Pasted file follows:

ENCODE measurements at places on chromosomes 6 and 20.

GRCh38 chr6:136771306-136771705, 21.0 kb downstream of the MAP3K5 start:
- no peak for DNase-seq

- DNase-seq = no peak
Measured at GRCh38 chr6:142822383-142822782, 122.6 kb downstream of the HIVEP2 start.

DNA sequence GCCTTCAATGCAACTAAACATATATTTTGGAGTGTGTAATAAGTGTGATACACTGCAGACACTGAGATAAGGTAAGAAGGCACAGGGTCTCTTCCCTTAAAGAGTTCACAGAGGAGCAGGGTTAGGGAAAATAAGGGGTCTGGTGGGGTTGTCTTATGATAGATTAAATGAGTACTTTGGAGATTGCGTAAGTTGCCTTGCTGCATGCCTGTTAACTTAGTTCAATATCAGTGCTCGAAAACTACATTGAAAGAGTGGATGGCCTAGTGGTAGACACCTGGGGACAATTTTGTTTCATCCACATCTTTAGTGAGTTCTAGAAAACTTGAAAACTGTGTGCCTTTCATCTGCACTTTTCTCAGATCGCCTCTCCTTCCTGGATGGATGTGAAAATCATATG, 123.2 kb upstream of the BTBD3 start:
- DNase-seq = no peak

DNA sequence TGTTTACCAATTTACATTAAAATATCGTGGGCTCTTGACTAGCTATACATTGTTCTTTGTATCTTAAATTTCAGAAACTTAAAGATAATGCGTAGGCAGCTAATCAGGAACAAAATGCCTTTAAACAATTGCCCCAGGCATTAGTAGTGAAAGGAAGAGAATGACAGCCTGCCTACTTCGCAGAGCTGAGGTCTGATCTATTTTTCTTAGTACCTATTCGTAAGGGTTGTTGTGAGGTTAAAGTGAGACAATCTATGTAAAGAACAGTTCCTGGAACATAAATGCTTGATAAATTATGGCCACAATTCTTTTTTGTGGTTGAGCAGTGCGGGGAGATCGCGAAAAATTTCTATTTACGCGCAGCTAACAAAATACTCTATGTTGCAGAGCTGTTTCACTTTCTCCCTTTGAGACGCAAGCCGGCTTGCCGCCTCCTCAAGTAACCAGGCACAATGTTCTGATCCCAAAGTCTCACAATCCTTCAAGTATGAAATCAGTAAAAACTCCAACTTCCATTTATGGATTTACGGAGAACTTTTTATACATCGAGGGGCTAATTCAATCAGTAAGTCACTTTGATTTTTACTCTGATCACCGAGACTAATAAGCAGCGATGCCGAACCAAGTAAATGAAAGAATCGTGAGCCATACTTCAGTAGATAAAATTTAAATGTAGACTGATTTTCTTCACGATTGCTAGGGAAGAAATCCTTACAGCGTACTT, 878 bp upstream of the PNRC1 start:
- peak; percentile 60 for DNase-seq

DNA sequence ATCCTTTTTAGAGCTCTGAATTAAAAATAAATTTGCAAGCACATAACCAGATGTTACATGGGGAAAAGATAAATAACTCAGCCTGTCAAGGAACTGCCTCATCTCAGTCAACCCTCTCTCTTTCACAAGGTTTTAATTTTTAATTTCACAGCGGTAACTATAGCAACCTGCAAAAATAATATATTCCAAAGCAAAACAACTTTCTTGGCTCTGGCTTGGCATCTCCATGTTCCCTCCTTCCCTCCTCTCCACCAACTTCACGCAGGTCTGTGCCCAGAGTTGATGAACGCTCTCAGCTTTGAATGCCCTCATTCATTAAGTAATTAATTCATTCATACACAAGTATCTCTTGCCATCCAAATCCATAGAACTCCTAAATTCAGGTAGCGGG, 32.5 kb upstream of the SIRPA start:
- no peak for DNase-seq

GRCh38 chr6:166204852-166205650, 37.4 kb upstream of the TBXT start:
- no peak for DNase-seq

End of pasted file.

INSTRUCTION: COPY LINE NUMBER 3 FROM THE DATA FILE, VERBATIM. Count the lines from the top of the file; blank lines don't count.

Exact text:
- no peak for DNase-seq